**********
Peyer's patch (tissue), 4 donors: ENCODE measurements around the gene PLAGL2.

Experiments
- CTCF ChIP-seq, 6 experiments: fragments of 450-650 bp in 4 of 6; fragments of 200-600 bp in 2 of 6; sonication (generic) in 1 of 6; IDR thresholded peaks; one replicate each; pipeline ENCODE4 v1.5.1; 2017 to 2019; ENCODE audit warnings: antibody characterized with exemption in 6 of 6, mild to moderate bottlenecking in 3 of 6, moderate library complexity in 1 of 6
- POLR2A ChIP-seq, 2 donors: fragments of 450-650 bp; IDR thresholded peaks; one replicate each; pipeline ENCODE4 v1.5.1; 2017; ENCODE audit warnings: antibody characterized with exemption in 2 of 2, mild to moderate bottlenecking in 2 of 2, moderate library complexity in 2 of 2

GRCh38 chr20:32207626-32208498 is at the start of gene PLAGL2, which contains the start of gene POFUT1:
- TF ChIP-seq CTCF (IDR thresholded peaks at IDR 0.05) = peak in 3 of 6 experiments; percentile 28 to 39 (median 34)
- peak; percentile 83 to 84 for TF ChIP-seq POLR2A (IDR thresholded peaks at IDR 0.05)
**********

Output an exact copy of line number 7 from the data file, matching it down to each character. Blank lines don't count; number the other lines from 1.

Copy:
- peak; percentile 83 to 84 for TF ChIP-seq POLR2A (IDR thresholded peaks at IDR 0.05)